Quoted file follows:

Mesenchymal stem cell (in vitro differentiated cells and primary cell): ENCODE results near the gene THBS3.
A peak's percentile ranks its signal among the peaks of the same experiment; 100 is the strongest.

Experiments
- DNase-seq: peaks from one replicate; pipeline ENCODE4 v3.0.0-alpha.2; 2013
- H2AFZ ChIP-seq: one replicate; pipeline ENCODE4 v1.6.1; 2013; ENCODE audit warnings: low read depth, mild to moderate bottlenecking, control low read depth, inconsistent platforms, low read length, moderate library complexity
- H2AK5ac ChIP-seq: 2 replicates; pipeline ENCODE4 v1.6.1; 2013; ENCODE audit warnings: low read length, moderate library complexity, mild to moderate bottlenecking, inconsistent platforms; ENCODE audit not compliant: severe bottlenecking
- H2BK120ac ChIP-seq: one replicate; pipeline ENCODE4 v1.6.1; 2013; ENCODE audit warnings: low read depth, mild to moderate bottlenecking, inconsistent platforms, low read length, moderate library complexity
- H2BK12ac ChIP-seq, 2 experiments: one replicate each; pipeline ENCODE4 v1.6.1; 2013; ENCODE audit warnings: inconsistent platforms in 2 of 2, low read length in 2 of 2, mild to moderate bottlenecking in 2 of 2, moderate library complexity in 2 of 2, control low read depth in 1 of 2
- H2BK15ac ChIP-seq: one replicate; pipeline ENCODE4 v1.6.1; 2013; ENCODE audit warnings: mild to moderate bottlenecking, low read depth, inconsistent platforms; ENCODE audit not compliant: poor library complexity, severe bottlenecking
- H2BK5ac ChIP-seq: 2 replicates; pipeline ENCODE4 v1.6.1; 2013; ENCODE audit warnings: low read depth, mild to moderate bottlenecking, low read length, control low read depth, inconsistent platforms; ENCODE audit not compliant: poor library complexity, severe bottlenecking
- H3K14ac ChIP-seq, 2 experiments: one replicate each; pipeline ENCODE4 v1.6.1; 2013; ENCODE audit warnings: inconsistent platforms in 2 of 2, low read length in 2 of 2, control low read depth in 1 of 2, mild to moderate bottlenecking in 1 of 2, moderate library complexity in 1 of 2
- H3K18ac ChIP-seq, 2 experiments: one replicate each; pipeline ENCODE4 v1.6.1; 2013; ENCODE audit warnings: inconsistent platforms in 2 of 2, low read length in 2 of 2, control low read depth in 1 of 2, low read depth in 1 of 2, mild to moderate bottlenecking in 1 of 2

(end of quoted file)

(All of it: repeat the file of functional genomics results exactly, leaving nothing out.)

Mesenchymal stem cell (in vitro differentiated cells and primary cell): ENCODE results near the gene THBS3.
A peak's percentile ranks its signal among the peaks of the same experiment; 100 is the strongest.

Experiments
- DNase-seq: peaks from one replicate; pipeline ENCODE4 v3.0.0-alpha.2; 2013
- H2AFZ ChIP-seq: one replicate; pipeline ENCODE4 v1.6.1; 2013; ENCODE audit warnings: low read depth, mild to moderate bottlenecking, control low read depth, inconsistent platforms, low read length, moderate library complexity
- H2AK5ac ChIP-seq: 2 replicates; pipeline ENCODE4 v1.6.1; 2013; ENCODE audit warnings: low read length, moderate library complexity, mild to moderate bottlenecking, inconsistent platforms; ENCODE audit not compliant: severe bottlenecking
- H2BK120ac ChIP-seq: one replicate; pipeline ENCODE4 v1.6.1; 2013; ENCODE audit warnings: low read depth, mild to moderate bottlenecking, inconsistent platforms, low read length, moderate library complexity
- H2BK12ac ChIP-seq, 2 experiments: one replicate each; pipeline ENCODE4 v1.6.1; 2013; ENCODE audit warnings: inconsistent platforms in 2 of 2, low read length in 2 of 2, mild to moderate bottlenecking in 2 of 2, moderate library complexity in 2 of 2, control low read depth in 1 of 2
- H2BK15ac ChIP-seq: one replicate; pipeline ENCODE4 v1.6.1; 2013; ENCODE audit warnings: mild to moderate bottlenecking, low read depth, inconsistent platforms; ENCODE audit not compliant: poor library complexity, severe bottlenecking
- H2BK5ac ChIP-seq: 2 replicates; pipeline ENCODE4 v1.6.1; 2013; ENCODE audit warnings: low read depth, mild to moderate bottlenecking, low read length, control low read depth, inconsistent platforms; ENCODE audit not compliant: poor library complexity, severe bottlenecking
- H3K14ac ChIP-seq, 2 experiments: one replicate each; pipeline ENCODE4 v1.6.1; 2013; ENCODE audit warnings: inconsistent platforms in 2 of 2, low read length in 2 of 2, control low read depth in 1 of 2, mild to moderate bottlenecking in 1 of 2, moderate library complexity in 1 of 2
- H3K18ac ChIP-seq, 2 experiments: one replicate each; pipeline ENCODE4 v1.6.1; 2013; ENCODE audit warnings: inconsistent platforms in 2 of 2, low read length in 2 of 2, control low read depth in 1 of 2, low read depth in 1 of 2, mild to moderate bottlenecking in 1 of 2